$ perf stat -e cycles,cpu/event=0xa3,umask=0x6,cmask=0x6,name=CYCLE_ACTIVITY.STALLS_L3_MISS/ ./a.out
       32226253316      cycles                                                      
       19764641315      CYCLE_ACTIVITY.STALLS_L3_MISS                                   

According to the definition of CYCLE_ACTIVITY.STALLS_L3_MISS it counts cycles when execution stalls while L3 cache miss demand load is outstanding. We can see that there are ~60% of such cycles which is pretty bad.

In the Locate-with column there is performance event that we can use to locate exact place in the code where the issue occurs. For DRAM_Bound metric we should use MEM_LOAD_RETIRED.L3_MISS_PS precise event. Let’s sample on it:

$ perf record -e cpu/event=0xd1,umask=0x20,name=MEM_LOAD_RETIRED.L3_MISS/ppp ./a.out

If you don’t understand the underlying mechanics of what we just did, I encourage you to read one of my previous posts: Basics of profiling with perf and Understanding performance events skid. Let’s look into the profile:

$ perf report -n --stdio
...
# Samples: 33K of event 'MEM_LOAD_RETIRED.L3_MISS'
# Event count (approx.): 71363893
#
# Overhead       Samples  Command  Shared Object      Symbol                          
# ........  ............  .......  .................  ................................
#
    99.95%         33811  a.out    a.out              [.] foo                      <==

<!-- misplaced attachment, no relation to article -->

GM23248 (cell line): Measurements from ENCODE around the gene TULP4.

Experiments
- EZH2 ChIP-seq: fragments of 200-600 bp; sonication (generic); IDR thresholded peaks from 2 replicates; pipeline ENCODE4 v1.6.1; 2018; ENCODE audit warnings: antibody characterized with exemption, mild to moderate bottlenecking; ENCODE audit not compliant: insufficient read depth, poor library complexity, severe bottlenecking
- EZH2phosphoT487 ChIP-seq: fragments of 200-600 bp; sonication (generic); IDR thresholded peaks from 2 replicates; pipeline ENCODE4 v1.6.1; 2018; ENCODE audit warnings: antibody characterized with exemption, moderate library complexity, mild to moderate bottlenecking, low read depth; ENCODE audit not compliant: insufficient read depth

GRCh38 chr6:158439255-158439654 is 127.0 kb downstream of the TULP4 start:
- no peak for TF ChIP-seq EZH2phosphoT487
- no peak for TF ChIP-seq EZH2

0.03%            52  a.out    [kernel.kallsyms]  [k] get_page_from_freelist
     0.01%             3  a.out    [kernel.kallsyms]  [k] free_pages_prepare
     0.00%             1  a.out    [kernel.kallsyms]  [k] free_pcppages_bulk

All L3 misses are caused by our code. Let’s drill down to assembly:

$ perf annotate --stdio -M intel foo
Percent |      Source code & Disassembly of a.out for MEM_LOAD_RETIRED.L3_MISS
-------------------------------------------------------------------------------
         :      Disassembly of section .text:
         :
         :      0000000000400a00 <foo>:
         :      foo():
    0.00 :        400a00:       nop    DWORD PTR [rax+rax*1+0x0]
    0.00 :        400a08:       nop    DWORD PTR [rax+rax*1+0x0]
                  ...
    0.00 :        400df0:       nop    DWORD PTR [rax+rax*1+0x0]
    0.00 :        400df8:       nop    DWORD PTR [rax+rax*1+0x0]
    0.00 :        400e00:       mov    rax,QWORD PTR [rdi]
    0.00 :        400e03:       mov    rax,QWORD PTR [rdi+0xa]
  100.00 :        400e07:       mov    rax,QWORD PTR [rdi+rsi*1]   <==
    0.00 :        400e0b:       mov    rax,QWORD PTR [rdi+rax*1]
    0.00 :        400e0f:       mov    rax,QWORD PTR [rdi+0x14]
    0.00 :        400e13:       xor    rax,rax
    0.00 :        400e16:       ret 

Just out of curiosity I collected the number of L3 misses:

$ perf stat -e cpu/event=0xd1,umask=0x20,name=MEM_LOAD_RETIRED.L3_MISS/ ./a.out